slaves should also be included in the category of movable wealth. The
desire to acquire movables remained a very important factor in political
behaviour throughout our period, although it was land which provided the
resources needed to hang on to power in the long term. 15
The splendid cultural life so
evident at the courts of Charlemagne (768–814) and his son, LouisthePious (814–43), forms the central
colouring is contrasted with rustic speech; cf. Astronomer, Life of Louis, trans. A.
Cabaniss, Son of Charlemagne – A Contemporary Life of LouisthePious (Syracuse,
1961), prol., p. 30 (fuco adulationis); and, more generally, T. Janson, Latin Prose
Prefaces – Studies in Literary Conventions (Stockholm, 1964), p. 140.
299 Chronicle, Ep.ded., p. 91; cf. Boethius, Consolation of Philosophy, I.5, p. 161.
• Rhetoric and the writing of history •
would rather give offence to the powerful than use the ‘colours’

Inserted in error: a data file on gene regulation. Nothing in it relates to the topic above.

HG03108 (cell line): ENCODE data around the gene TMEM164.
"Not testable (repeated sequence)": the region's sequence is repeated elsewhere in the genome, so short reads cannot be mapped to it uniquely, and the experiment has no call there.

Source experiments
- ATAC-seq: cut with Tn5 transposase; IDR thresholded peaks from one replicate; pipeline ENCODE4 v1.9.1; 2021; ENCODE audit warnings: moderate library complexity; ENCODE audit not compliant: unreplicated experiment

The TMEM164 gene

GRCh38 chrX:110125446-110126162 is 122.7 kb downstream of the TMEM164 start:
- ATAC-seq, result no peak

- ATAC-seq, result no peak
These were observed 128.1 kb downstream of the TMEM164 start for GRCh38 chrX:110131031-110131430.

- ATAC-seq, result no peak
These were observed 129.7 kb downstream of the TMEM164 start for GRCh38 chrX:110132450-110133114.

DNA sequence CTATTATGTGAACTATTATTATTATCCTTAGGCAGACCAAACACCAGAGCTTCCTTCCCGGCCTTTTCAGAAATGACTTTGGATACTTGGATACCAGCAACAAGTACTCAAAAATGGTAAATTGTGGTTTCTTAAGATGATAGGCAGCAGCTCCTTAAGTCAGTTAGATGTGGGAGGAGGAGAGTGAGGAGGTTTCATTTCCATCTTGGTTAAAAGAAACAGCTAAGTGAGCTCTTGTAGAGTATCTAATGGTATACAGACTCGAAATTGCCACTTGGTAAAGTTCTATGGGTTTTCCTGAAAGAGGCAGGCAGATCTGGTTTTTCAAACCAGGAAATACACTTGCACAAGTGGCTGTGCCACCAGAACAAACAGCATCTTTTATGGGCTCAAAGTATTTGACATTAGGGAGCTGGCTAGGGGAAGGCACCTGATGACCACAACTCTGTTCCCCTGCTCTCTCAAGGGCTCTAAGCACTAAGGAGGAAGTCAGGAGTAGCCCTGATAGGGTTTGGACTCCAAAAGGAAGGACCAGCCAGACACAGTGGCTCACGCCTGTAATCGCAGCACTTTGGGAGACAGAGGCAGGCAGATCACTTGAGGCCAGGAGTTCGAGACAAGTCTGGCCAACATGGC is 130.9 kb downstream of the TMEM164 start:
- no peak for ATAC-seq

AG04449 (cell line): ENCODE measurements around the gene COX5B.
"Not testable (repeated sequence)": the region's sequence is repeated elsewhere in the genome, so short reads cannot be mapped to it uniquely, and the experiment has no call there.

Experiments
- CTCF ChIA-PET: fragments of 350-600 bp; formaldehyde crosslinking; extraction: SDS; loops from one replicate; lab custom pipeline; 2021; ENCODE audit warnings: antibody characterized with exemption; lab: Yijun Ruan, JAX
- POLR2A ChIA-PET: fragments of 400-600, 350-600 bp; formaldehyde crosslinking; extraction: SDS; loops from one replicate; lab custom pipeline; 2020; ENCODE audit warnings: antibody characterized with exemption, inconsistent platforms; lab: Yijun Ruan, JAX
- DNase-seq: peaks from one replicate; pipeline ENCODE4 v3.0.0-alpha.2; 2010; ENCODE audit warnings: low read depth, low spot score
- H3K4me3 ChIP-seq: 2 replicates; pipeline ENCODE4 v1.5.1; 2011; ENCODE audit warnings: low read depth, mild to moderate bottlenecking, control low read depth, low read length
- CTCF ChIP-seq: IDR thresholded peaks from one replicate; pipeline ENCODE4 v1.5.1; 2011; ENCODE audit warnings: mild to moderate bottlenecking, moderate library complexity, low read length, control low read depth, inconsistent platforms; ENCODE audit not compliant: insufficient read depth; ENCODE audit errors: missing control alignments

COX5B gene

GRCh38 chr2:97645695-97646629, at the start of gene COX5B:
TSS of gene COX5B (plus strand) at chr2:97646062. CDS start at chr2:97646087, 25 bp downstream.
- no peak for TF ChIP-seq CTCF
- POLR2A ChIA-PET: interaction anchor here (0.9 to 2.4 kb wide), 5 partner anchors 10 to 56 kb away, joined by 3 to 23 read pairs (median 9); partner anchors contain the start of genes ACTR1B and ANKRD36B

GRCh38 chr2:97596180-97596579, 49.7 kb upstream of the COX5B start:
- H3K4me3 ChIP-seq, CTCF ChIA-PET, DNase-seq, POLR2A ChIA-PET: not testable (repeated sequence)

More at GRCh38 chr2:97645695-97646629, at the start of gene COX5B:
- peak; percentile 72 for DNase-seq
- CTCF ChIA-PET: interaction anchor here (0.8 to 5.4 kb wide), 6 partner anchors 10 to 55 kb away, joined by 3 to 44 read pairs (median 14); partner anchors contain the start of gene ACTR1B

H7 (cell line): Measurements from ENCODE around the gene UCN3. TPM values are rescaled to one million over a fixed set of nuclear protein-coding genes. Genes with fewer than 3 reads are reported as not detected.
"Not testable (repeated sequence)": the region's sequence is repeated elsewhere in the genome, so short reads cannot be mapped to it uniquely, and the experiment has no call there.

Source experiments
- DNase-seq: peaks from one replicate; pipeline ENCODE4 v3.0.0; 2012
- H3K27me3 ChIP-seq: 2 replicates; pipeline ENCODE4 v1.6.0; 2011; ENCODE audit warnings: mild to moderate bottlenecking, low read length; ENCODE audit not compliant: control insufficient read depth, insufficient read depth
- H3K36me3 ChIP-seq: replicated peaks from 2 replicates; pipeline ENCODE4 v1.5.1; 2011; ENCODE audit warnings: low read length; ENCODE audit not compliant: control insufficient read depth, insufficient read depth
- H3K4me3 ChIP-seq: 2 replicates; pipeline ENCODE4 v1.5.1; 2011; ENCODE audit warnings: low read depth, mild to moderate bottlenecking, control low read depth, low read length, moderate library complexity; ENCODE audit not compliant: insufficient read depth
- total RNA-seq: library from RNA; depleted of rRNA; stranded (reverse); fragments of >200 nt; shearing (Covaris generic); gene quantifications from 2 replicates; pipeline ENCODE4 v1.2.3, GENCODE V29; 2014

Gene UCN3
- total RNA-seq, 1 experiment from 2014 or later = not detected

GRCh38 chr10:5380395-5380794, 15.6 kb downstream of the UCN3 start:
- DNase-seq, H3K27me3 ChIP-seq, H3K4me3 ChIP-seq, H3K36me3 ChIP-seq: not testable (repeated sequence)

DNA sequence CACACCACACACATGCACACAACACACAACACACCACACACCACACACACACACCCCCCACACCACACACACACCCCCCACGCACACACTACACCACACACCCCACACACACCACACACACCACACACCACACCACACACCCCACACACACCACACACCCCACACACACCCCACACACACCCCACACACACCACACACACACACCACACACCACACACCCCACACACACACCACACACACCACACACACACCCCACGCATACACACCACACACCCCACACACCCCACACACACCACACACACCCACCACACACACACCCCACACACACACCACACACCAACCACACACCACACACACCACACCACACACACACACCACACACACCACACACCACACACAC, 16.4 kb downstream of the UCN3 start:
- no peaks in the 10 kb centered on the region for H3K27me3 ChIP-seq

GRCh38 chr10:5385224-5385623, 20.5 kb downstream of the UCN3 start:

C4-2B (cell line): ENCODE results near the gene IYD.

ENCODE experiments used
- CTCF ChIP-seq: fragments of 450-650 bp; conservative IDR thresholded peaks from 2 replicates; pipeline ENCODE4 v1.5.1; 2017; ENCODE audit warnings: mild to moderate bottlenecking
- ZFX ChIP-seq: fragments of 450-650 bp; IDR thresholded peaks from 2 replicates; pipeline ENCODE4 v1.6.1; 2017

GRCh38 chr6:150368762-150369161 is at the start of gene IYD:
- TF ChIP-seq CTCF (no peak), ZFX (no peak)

of rhetoric to disguise the truth.
Otto of Freising
art and marvellous craftsmanship of these constructions, he comments, now revealed the incidents to those who
had not seen them happen ‘as clearly as if they had been there’.279
Medieval historians made similar observations and drew similar
conclusions. Thus, Gregory of Tours describes histories painted
on walls; Paul the Deacon describes Theudelinda having the
deeds of the Lombards painted in her palace; Ermoldus Nigellus
how LouisthePious had the maxima gesta virum from Orosius
painted on the walls of his hall at Ingelheim, joining the acts of
caesars to the
itself upon them.
And since it is written:
‘Pass not beyond the ancient bounds which thy fathers have
set’ [Proverbs 22:28], whose true doctrine should be imitated
by us as examples, we thought it necessary to recall to the memory
that some of us were present in the palace of Attigny in the time of
the Lord Louis, thepious emperor of holy memory, when there was a